Blogging on HuffPost UK today, Ed Balls and Peter Sands correctly state that the USA is our single biggest trading partner, in fact it accounts for almost a fifth of all UK exports.
However, they are wrong to claim that closer trade with the US must come at the expense of trade with the EU, or that discussions will somehow be one-sided.
Trade works two ways, and just as UK and US trade are vital to each other, so UK trade is vital to the EU. When we leave we will be the EU’s second largest external trading partner, just behind the US, and I’m confident of a comprehensive trade agreement that maintains that trade.
People spend a lot of time talking up the differences between the UK and US, when in reality there is so much that makes us natural partners in business and trade.
On standards, we have been clear and I’ll be clear again – we will not lower our standards in future trade deals. The appeal for British goods around the world, something that has driven our exports up by 11% in the last year, comes from their quality.
Animal welfare and food safety standards are important to who we are and we won’t compromise them. As for the NHS, one thing is clear: the NHS is not in scope for any future trade negotiations.
On our similarities, our two countries are ranked sixth and seventh for ease of doing business in the entire world. We’re the world’s first and second-largest service exporters and every single year, every single one of the ten most reputed universities in the world are in either the UK or the US.
Over a million people in the UK go to work every day for a US company, and over a million Americans do the same for a British company.
Combine that with our common language and legal standards, and we are hardy starting far apart.
Balls and Sands claim that reducing non-tariff barriers, measures which slow down or block trade – particularly for services, will be the most difficult issue. I don’t see much evidence of that so far.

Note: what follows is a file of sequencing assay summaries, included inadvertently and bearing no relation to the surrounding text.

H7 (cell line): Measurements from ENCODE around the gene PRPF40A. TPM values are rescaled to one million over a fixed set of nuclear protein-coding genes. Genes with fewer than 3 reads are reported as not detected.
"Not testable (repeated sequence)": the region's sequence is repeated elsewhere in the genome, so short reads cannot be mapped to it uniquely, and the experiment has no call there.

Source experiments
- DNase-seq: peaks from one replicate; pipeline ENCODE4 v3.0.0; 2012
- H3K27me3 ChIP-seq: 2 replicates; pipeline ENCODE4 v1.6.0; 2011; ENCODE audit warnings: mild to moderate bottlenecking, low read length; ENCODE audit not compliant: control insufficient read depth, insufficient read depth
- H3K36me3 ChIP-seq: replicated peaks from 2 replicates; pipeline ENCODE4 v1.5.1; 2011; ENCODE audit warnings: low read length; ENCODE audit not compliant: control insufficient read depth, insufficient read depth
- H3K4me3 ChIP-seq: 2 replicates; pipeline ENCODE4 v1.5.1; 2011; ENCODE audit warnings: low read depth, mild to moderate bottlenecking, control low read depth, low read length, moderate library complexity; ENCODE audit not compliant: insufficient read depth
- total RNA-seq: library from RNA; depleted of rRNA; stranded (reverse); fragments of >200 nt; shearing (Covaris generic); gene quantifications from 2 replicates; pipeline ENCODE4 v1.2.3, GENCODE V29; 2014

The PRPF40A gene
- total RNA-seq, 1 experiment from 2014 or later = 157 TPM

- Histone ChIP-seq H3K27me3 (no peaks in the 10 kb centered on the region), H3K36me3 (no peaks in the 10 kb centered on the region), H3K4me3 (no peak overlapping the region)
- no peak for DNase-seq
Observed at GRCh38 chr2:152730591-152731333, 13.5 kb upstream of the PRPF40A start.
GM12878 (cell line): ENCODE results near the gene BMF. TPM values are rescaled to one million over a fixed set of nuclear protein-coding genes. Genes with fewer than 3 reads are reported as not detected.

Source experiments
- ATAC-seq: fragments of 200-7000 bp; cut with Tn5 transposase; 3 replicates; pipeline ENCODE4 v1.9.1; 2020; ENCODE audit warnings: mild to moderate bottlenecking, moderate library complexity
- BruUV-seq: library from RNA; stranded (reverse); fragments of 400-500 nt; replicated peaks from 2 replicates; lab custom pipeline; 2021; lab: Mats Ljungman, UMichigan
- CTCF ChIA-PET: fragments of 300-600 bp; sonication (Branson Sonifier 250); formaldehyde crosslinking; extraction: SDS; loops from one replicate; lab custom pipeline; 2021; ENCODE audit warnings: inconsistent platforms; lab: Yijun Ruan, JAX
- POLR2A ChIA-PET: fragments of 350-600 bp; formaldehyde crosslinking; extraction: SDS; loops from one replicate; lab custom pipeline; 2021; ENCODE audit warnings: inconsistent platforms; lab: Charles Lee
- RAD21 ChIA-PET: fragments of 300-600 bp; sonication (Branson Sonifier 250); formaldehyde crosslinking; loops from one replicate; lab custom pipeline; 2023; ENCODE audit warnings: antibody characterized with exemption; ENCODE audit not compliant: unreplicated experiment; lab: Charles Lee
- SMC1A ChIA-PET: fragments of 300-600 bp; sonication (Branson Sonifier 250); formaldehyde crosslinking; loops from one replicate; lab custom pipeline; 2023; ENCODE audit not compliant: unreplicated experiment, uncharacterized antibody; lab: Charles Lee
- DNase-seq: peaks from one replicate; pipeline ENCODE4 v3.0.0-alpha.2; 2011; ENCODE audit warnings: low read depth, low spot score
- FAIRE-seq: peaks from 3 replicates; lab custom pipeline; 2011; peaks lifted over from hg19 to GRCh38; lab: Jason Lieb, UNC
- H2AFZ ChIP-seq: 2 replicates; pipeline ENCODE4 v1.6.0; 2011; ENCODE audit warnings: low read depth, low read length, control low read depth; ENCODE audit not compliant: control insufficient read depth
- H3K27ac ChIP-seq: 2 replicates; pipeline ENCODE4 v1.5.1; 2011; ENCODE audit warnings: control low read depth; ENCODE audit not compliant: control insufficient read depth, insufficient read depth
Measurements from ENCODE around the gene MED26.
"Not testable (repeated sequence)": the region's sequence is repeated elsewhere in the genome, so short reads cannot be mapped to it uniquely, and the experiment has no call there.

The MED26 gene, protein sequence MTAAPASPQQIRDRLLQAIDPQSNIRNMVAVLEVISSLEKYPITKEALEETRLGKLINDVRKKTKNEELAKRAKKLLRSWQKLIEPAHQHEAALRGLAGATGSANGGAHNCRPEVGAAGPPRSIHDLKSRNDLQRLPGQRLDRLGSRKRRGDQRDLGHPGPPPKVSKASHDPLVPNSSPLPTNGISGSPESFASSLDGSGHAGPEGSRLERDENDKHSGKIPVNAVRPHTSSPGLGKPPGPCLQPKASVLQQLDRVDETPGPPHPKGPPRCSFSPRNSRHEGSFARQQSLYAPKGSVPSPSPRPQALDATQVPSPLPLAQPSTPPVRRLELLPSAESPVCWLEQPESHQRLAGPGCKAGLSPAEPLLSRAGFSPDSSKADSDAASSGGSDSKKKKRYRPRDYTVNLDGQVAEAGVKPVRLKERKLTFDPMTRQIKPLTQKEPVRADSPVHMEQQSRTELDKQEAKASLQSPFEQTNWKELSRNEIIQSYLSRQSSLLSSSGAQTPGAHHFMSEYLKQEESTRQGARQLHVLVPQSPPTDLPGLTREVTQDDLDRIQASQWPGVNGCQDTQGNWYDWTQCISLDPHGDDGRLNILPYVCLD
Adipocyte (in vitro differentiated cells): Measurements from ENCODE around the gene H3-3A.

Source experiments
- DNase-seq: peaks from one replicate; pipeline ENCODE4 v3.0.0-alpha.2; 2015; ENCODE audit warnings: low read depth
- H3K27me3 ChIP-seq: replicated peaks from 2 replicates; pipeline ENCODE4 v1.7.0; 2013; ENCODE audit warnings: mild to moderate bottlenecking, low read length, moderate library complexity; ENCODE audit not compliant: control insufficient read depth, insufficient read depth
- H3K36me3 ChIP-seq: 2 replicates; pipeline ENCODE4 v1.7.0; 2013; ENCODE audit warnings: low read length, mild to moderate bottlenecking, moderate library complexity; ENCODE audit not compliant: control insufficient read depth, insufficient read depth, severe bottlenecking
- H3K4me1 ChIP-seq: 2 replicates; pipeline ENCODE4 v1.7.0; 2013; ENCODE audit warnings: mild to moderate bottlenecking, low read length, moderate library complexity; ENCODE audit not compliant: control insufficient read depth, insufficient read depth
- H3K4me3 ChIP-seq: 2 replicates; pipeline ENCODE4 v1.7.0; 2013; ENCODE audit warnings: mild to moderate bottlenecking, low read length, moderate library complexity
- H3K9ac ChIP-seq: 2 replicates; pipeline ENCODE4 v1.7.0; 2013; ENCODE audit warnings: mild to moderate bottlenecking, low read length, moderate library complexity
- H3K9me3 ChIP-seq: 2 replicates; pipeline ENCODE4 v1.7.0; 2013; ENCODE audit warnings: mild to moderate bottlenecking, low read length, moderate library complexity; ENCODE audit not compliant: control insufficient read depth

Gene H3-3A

Since setting up our Trade and Investment Working Group with the USA last year we have already made progress on key barriers like reinforcing intellectual property enforcement and strengthening financial regulatory co-operation.
The latest meeting of the Working Group in March was also joined by our new US-UK Dialogue on small and medium sized businesses, bringing companies and officials together to look at where we can make trade easier.
With 14,000 UK companies with US subsidiaries, British businesses already find a natural home in the US. Its in both our interests to make working in each other’s countries easier.
That’s already happening, as February’s agreement between the Scottish and US accountancy organisations shows – agreeing to recognise each other’s professional qualifications so Scotland-based accountants can secure contracts in the US and vice versa.
With good will on either side, I have every confidence that we will be able to secure an even better deal for UK services.
As Steven Mnuchin, the US Treasury Secretary has said: “As soon as the UK is ready we will be prepared to negotiate an attractive trade deal”. Ask US Trade Ambassador Robert Lighthizer, as we have done on many occasions, and he will say the same.
It’s the leadership that matters. The whole US body politic has said it wants a deal, from the President, through to the Senate and Congress in both parties.
Our next working group meeting will take place in the coming months, continuing to make this will into a reality. That’ll be strengthened even further when the President visits here in July.
Speaking at the British American Business group in London last night, and to businesses across the UK and USA, the appetite is there for deeper trade ties, including a trade agreement.
Of course there will be political considerations, but our relationship with the US means we can have frank discussions, we can be clear on our red lines and we can work together to achieve a deal which benefits businesses and consumers on both sides of the Atlantic.
Greg Hands is a trade minister and Conservative MP for Chelsea & Fulham